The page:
Introduction 339

6.1 Irenaeus of Lyons on Human Progress 342

6.2 Tertullian on Inherited Guilt 342

6.3 Origen on the Image of God 343

6.4 Lactantius on Political Aspects of the Image of God 344

6.5 Ambrose on the Unmerited Character of Salvation 345

6.6 Ambrosiaster on Original Sin 346

6.7 Gregory of Nyssa on Human Longing for God 347

6.8 Augustine of Hippo on the Nature of Predestination 348

6.9 Augustine of Hippo on Fallen Human Nature 349

6.10 Pelagius on Human Responsibility 350

6.11 Pelagius on Human Freedom 351

6.12 The Council of Carthage on Grace 352

6.13 The Second Council of Orange on Grace and Freedom 353

6.14 Hildegard of Bingen on the Creation of Man and Woman 355

6.15 Alan of Lille on Penitence as a Cause of Grace 356

6.16 Francis of Assisi on the Creation 357

6.17 Thomas Aquinas on the Nature of Grace 358

6.18 Mechthild of Magdeburg on Humanity’s Longing for God 360

6.19 Duns Scotus on the Immaculate Conception of Mary 361

6.20 Gregory of Rimini on Predestination 362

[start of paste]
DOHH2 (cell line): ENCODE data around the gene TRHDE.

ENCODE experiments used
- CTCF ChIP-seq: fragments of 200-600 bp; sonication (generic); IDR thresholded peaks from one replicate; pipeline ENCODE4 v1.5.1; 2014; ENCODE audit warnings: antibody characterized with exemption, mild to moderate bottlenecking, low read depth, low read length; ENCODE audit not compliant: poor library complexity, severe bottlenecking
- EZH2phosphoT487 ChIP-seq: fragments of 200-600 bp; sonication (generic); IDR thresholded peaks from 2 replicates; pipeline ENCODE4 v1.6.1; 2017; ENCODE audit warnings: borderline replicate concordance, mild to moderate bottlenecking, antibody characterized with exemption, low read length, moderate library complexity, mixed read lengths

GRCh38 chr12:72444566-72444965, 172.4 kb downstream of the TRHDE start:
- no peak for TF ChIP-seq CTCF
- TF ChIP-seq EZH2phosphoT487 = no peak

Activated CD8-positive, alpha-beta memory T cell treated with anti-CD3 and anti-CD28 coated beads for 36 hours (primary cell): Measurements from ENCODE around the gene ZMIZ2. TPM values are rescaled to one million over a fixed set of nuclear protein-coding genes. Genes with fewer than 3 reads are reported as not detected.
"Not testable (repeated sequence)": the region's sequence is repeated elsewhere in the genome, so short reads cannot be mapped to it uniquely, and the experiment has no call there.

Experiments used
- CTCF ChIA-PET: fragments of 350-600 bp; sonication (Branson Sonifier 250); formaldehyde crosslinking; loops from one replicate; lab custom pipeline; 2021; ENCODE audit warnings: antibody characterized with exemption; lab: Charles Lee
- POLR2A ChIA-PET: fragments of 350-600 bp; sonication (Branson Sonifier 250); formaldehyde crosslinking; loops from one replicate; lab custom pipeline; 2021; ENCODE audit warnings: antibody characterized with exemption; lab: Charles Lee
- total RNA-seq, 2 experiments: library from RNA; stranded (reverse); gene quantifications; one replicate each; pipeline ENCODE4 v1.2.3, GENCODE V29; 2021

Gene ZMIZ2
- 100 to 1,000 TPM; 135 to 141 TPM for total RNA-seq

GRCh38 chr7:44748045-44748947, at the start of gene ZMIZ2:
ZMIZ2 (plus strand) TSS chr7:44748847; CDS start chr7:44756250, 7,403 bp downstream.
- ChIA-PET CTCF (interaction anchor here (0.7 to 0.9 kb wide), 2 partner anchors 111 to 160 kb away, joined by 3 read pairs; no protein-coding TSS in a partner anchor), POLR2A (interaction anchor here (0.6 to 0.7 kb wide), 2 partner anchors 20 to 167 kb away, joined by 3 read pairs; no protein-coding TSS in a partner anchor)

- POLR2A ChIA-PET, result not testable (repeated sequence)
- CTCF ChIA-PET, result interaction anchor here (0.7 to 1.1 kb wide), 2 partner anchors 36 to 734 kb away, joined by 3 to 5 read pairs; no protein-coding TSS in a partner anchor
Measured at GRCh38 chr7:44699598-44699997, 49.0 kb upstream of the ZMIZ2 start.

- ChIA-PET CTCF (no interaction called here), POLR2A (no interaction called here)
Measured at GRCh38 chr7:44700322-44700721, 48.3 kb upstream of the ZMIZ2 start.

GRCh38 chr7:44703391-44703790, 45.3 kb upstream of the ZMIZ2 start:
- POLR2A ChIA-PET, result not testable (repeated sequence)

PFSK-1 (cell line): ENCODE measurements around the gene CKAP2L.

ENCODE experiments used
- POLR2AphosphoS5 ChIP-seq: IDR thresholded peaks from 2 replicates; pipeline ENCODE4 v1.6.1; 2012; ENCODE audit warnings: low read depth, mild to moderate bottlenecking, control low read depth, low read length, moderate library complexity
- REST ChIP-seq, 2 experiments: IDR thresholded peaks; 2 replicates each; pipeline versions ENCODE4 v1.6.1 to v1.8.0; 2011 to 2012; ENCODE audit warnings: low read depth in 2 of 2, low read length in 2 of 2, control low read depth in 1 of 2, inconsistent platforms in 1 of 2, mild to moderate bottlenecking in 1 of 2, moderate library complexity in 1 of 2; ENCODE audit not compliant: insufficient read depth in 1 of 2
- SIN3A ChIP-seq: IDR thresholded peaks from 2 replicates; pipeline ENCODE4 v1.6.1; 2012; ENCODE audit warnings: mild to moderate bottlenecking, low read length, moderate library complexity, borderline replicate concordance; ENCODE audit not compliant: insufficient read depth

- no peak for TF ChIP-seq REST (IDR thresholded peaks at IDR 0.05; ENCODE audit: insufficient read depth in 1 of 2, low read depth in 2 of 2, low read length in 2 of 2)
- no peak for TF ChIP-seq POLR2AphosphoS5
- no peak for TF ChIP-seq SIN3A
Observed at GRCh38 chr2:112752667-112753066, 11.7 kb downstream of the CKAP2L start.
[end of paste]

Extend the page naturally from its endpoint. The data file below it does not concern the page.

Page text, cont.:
6.21 Gabriel Biel on Merit and Justification 362

6.22 Giovanni Pico della Mirandola on Human Nature 364

6.23 Martin Luther on Justifying Faith 365

6.24 Martin Luther on Sin and Grace 366

6.25 Philip Melanchthon on Justification by Faith 368

6.26 John Calvin on Predestination 369

6.27 John Calvin on the Concept of Justification 371

6.28 The Council of Trent on Justification 372

6.29 Theodore Beza on the Causes of Predestination 372

6.30 John Donne on the Bondage of the Human Will 374

6.31 The Westminster Confession of Faith on Predestination 375

6.32 Jonathan Edwards on Original Sin 375

6.33 John Wesley on Justification 377

6.34 John Henry Newman on Original Sin 378

6.35 Karl Barth on Election in Christ 380

6.36 Emil Brunner on Barth’s Doctrine of Election 382

6.37 Reinhold Niebuhr on Original Sin 383

6.38 Valerie C. Saiving on Feminist Approaches to Sin 385

6.39 The Second Vatican Council on Human Nature 387

6.40 Mary Hayter on Human Sexuality and the Image of God 389

6.41 Pope Benedict XVI on the Identity of Humanity 392

For Further Reading 394

7 The Church 395

Introduction 396

7.1 Irenaeus of Lyons on the Function of the Church 399

7.2 Origen on the Church and Salvation 399

7.3 Cyprian of Carthage on the Unity of the Church 400

7.4 Cyril of Jerusalem on the Catholicity of the Church 402

7.5 Petilian of Cirta on the Purity of Ministers 403